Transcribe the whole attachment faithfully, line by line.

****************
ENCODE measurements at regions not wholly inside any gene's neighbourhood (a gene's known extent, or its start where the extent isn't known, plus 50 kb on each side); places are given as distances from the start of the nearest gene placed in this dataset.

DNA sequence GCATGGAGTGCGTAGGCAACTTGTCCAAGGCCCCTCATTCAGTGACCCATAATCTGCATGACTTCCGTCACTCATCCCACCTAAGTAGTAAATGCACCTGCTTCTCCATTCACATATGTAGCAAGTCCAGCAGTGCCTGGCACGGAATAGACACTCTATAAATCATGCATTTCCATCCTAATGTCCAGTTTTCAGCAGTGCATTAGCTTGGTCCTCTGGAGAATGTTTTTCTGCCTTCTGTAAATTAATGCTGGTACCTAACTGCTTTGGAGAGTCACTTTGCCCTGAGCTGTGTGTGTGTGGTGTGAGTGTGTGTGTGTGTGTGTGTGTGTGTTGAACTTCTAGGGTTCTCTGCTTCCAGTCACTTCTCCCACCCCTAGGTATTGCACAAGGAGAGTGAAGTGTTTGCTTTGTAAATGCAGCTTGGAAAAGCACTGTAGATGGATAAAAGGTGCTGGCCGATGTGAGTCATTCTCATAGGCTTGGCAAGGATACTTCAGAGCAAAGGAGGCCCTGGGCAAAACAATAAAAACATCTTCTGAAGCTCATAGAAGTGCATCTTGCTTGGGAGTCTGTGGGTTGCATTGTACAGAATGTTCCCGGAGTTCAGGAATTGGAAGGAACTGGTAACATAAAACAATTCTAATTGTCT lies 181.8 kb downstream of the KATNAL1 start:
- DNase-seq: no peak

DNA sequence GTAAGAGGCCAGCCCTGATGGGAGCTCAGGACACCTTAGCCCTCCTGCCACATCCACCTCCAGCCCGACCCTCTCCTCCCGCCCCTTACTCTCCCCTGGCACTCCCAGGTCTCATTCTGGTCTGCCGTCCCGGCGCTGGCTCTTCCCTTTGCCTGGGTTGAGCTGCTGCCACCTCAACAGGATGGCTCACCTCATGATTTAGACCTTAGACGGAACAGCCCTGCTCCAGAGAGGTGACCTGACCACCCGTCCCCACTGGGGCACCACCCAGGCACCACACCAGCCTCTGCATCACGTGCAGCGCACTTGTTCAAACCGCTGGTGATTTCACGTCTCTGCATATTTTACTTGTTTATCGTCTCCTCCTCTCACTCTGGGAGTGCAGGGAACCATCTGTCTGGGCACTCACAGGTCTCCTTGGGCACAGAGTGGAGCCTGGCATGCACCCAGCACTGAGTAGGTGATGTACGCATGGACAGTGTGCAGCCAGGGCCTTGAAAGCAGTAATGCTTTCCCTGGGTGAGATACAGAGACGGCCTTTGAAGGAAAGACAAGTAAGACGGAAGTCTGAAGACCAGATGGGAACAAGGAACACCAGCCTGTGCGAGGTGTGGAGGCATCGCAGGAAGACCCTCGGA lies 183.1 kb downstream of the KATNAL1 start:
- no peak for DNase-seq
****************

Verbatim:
ENCODE measurements at regions not wholly inside any gene's neighbourhood (a gene's known extent, or its start where the extent isn't known, plus 50 kb on each side); places are given as distances from the start of the nearest gene placed in this dataset.

DNA sequence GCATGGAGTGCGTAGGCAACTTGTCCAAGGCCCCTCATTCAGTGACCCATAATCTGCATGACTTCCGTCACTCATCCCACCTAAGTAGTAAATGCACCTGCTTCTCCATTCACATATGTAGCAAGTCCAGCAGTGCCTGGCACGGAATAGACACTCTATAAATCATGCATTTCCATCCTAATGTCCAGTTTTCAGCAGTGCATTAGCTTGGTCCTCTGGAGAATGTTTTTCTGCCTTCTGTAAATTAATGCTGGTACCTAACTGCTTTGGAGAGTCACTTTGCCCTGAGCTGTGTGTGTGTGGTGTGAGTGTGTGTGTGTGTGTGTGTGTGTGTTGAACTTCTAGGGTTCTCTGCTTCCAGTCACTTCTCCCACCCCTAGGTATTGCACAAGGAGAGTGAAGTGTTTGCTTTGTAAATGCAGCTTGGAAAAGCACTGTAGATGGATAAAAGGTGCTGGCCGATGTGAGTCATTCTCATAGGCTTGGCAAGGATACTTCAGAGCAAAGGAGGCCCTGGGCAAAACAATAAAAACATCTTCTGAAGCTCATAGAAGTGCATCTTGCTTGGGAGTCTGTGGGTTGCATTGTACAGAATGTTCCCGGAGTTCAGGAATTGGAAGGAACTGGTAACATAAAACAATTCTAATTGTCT lies 181.8 kb downstream of the KATNAL1 start:
- DNase-seq: no peak

DNA sequence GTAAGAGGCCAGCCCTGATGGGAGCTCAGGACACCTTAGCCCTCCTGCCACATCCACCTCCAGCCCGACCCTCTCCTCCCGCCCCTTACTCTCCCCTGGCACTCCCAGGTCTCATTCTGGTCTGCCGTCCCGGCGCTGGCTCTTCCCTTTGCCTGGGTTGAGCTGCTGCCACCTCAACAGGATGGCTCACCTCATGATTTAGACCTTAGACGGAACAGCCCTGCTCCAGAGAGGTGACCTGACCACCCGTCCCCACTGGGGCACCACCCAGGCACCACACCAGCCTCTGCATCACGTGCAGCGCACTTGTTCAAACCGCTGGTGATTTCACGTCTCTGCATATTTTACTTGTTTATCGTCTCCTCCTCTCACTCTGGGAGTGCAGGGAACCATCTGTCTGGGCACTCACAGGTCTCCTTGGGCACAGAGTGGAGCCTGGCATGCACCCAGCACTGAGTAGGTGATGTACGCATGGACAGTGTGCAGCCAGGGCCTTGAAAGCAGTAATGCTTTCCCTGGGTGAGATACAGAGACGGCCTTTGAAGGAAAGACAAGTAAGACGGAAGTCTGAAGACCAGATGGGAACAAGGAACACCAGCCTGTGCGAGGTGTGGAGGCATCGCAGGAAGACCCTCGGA lies 183.1 kb downstream of the KATNAL1 start:
- no peak for DNase-seq